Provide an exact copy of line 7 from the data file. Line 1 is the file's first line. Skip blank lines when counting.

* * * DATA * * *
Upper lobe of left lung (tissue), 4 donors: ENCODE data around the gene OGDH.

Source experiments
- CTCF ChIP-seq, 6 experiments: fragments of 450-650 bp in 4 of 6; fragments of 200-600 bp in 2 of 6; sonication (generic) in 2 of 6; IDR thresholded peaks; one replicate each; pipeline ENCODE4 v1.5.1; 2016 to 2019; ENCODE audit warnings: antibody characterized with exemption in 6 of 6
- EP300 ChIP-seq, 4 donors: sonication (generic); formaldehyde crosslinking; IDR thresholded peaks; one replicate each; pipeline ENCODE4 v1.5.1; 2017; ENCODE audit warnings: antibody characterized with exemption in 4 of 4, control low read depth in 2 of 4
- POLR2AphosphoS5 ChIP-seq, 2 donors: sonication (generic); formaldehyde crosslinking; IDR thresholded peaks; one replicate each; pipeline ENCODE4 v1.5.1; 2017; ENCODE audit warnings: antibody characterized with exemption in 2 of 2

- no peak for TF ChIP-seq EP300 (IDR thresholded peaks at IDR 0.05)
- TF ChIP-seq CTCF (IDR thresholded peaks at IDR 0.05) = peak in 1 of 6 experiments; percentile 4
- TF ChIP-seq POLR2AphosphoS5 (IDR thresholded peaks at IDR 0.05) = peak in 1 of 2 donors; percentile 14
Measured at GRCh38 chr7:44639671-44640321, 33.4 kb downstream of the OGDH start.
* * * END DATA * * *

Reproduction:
- TF ChIP-seq CTCF (IDR thresholded peaks at IDR 0.05) = peak in 1 of 6 experiments; percentile 4